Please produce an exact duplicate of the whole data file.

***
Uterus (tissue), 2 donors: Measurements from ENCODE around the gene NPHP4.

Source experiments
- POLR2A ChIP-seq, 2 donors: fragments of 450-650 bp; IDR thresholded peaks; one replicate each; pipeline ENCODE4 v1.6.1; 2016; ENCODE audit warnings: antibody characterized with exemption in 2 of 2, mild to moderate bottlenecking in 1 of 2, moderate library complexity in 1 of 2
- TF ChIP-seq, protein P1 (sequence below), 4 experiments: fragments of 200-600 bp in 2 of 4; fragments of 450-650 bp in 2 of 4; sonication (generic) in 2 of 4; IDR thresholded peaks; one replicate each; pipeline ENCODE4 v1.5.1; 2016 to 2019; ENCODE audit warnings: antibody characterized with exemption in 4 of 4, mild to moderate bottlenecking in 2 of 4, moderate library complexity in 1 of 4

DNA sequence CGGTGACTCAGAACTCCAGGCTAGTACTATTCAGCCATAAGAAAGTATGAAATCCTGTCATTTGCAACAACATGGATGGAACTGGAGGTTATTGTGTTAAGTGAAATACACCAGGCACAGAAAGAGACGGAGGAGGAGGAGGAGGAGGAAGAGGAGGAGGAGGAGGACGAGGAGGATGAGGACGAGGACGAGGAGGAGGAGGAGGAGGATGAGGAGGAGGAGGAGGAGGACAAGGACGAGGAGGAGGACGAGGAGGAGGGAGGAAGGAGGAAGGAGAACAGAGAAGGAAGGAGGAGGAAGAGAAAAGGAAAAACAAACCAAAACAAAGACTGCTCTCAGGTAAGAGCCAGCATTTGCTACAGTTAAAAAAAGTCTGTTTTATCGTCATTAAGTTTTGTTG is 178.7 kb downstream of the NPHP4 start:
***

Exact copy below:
Uterus (tissue), 2 donors: Measurements from ENCODE around the gene NPHP4.

Source experiments
- POLR2A ChIP-seq, 2 donors: fragments of 450-650 bp; IDR thresholded peaks; one replicate each; pipeline ENCODE4 v1.6.1; 2016; ENCODE audit warnings: antibody characterized with exemption in 2 of 2, mild to moderate bottlenecking in 1 of 2, moderate library complexity in 1 of 2
- TF ChIP-seq, protein P1 (sequence below), 4 experiments: fragments of 200-600 bp in 2 of 4; fragments of 450-650 bp in 2 of 4; sonication (generic) in 2 of 4; IDR thresholded peaks; one replicate each; pipeline ENCODE4 v1.5.1; 2016 to 2019; ENCODE audit warnings: antibody characterized with exemption in 4 of 4, mild to moderate bottlenecking in 2 of 4, moderate library complexity in 1 of 4

DNA sequence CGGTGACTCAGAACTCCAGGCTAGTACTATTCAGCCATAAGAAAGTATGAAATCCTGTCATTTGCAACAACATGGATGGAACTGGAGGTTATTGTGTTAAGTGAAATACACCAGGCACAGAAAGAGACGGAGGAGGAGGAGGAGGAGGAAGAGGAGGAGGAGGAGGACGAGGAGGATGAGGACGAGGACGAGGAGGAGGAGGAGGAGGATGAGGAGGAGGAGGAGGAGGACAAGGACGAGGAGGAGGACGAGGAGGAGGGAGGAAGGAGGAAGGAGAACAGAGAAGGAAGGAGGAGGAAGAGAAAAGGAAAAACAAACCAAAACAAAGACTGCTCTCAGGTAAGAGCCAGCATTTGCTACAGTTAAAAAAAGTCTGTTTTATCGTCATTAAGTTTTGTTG is 178.7 kb downstream of the NPHP4 start: